Rich Chinese cool it on luxury as Beijing battles lavish lifestyles
Luxury spending by wealthy Chinese is down 15 percent on last year, while spending on gift-giving is in a dramatic 25 percent decline, as Beijing’s anti-corruption campaign raises fears over exchanging expensive gifts, says a 2014 Hurun Report.
Chinese people say they'll cut down on gift giving at the traditional New Year celebrations, “possibly due to the impact of anti-corruption initiatives and a slowdown in the economy”, Hurun said. According to a luxury consumer survey a quarter of people say they will not spend more than $826 (Rmb 5,000).
The average luxury spending was down from $280,000 (Rmb 1.77 million) last year to $240,000 (Rmb 1.5 million).
“For the first time, Louis Vuitton has lost its crown as the preferred brand for gifting by men, losing out to Hermès,” said the luxury report.
Beijing’s strict policy sowed fears among government officials over accepting expensive gifts, and among businesspeople in giving them.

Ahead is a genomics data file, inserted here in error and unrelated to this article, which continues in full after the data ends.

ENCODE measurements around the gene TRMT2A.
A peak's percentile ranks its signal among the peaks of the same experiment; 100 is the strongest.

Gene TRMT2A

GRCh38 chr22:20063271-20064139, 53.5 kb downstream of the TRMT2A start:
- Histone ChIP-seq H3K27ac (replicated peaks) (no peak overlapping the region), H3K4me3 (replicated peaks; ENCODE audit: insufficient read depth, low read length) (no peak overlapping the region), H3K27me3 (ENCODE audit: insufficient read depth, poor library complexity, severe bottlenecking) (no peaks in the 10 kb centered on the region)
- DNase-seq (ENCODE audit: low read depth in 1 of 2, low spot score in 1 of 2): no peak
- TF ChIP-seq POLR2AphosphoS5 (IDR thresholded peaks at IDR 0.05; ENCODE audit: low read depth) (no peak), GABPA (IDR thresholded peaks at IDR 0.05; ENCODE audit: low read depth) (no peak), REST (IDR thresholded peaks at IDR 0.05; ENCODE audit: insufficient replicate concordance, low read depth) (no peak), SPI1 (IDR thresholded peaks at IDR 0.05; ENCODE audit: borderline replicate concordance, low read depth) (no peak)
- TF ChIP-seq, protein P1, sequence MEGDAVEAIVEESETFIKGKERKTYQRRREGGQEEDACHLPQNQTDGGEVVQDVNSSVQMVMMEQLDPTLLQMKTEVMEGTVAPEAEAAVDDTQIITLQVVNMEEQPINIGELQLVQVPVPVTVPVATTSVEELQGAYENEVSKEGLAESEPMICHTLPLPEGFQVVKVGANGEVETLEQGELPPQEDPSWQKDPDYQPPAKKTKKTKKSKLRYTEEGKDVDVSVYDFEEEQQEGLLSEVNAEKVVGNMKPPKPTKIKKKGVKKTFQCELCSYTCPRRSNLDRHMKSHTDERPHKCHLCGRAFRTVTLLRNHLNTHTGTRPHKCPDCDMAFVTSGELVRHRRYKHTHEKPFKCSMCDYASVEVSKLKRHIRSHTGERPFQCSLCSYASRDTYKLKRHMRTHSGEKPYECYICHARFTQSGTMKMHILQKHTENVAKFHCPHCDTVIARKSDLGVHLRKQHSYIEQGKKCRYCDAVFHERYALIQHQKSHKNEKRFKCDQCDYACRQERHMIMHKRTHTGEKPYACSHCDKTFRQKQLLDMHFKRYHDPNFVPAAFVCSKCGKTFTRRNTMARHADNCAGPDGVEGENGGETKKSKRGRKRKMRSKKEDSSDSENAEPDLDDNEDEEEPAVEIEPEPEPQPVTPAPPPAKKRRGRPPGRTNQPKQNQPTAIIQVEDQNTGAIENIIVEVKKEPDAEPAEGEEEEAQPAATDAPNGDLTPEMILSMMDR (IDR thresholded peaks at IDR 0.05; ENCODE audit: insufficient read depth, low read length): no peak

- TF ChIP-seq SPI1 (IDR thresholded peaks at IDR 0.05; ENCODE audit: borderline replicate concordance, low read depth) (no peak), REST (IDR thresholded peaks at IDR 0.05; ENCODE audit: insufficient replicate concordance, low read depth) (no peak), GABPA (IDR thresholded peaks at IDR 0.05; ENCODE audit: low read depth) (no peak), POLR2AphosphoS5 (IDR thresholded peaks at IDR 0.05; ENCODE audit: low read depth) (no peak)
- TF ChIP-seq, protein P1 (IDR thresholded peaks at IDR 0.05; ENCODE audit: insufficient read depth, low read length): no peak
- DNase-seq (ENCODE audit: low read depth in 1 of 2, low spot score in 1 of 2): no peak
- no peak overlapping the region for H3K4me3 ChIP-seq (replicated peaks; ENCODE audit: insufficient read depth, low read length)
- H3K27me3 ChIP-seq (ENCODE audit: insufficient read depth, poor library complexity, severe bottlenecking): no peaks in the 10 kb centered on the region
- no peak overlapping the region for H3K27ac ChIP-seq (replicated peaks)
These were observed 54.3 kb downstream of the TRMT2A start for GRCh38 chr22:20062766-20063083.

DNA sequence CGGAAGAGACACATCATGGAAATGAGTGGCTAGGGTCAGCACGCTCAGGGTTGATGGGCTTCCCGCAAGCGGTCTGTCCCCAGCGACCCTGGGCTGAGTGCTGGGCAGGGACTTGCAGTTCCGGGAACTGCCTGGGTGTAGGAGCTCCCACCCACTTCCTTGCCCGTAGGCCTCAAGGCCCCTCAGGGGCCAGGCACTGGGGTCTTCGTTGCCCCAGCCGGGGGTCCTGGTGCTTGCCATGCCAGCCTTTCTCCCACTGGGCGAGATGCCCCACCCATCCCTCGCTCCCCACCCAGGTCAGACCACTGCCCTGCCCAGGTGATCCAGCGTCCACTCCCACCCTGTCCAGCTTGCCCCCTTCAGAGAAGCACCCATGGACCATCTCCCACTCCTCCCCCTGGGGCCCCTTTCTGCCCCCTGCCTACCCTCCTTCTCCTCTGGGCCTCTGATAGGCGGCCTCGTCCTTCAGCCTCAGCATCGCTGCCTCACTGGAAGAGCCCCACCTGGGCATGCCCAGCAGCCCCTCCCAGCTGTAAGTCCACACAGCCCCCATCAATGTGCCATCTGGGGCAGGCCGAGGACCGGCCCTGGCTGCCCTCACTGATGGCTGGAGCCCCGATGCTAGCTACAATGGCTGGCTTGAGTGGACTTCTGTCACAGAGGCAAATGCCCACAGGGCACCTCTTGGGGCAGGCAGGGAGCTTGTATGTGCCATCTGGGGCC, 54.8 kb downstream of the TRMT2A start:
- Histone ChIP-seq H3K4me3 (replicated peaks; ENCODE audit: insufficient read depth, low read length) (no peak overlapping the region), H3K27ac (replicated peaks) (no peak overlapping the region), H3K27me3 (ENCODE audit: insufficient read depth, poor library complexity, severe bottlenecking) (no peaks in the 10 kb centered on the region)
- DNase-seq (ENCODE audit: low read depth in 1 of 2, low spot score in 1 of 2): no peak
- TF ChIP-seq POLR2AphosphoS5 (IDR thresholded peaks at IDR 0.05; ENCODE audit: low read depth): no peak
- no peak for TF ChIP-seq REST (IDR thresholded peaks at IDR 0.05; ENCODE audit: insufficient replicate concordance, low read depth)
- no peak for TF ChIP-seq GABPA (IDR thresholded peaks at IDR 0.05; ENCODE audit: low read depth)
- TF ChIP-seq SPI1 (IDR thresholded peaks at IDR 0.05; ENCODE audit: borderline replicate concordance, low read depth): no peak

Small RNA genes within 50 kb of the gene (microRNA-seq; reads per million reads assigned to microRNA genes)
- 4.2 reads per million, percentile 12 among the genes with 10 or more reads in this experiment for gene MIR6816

“Chinese officials are looking for more discreet gifts, something that can be consumed in the home, like medicine or a massage chair,” says Shaun Rein, of China Market Research in Shanghai. “People are telling us, they used to give an expensive gift because they expected something in return, but now the officials are in lockdown so they give something less valuable just to maintain the relationship.”
The crackdown on gifting has caused Swiss watch imports into China to fall 15 percent in the first 11 months of 2013.
According to the luxury research, 3 out of 10 Chinese millionaires are feeling “extremely confident” about the economy, but still it’s not stopping them from wanting to leave the country.
“The number of wealthy individuals who have emigrated, or are planning to do so, rose from 60 to 64 per cent”, says the study. However only 15 percent wish to leave the country, the majority intends to have two homes, preferring US citizenship as an additional nationality.
The research additionally questioned the health status of the Chinese: 61 percent say they are not addicted to smoking, 40 percent claim to be non-drinkers, which is a 12 percent increase from 2013.
The Hurum survey reveals the lifestyle and brand preferences of China's wealthy and ever-changing consumer class, their spending habits and lifestyle changes. It surveyed surveyed 393 mainland Chinese with a personal wealth of $1.6 million or more.